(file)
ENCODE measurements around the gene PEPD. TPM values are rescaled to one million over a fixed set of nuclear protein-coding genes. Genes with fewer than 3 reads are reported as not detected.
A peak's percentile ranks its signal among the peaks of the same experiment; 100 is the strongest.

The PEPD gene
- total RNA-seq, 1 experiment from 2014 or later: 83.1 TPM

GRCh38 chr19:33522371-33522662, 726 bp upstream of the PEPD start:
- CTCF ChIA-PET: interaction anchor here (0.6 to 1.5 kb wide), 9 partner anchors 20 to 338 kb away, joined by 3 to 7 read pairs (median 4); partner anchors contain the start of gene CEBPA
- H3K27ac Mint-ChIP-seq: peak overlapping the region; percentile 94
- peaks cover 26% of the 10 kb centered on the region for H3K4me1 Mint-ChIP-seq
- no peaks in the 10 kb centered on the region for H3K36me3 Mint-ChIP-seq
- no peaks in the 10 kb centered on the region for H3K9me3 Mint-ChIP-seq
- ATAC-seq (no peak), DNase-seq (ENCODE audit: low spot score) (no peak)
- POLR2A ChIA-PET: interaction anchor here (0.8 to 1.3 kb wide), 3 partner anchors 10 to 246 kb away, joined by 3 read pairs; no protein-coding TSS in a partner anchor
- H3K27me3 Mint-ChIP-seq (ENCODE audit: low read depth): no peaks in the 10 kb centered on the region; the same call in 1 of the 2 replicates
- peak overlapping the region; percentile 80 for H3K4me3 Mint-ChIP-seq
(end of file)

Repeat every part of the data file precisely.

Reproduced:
ENCODE measurements around the gene PEPD. TPM values are rescaled to one million over a fixed set of nuclear protein-coding genes. Genes with fewer than 3 reads are reported as not detected.
A peak's percentile ranks its signal among the peaks of the same experiment; 100 is the strongest.

The PEPD gene
- total RNA-seq, 1 experiment from 2014 or later: 83.1 TPM

GRCh38 chr19:33522371-33522662, 726 bp upstream of the PEPD start:
- CTCF ChIA-PET: interaction anchor here (0.6 to 1.5 kb wide), 9 partner anchors 20 to 338 kb away, joined by 3 to 7 read pairs (median 4); partner anchors contain the start of gene CEBPA
- H3K27ac Mint-ChIP-seq: peak overlapping the region; percentile 94
- peaks cover 26% of the 10 kb centered on the region for H3K4me1 Mint-ChIP-seq
- no peaks in the 10 kb centered on the region for H3K36me3 Mint-ChIP-seq
- no peaks in the 10 kb centered on the region for H3K9me3 Mint-ChIP-seq
- ATAC-seq (no peak), DNase-seq (ENCODE audit: low spot score) (no peak)
- POLR2A ChIA-PET: interaction anchor here (0.8 to 1.3 kb wide), 3 partner anchors 10 to 246 kb away, joined by 3 read pairs; no protein-coding TSS in a partner anchor
- H3K27me3 Mint-ChIP-seq (ENCODE audit: low read depth): no peaks in the 10 kb centered on the region; the same call in 1 of the 2 replicates
- peak overlapping the region; percentile 80 for H3K4me3 Mint-ChIP-seq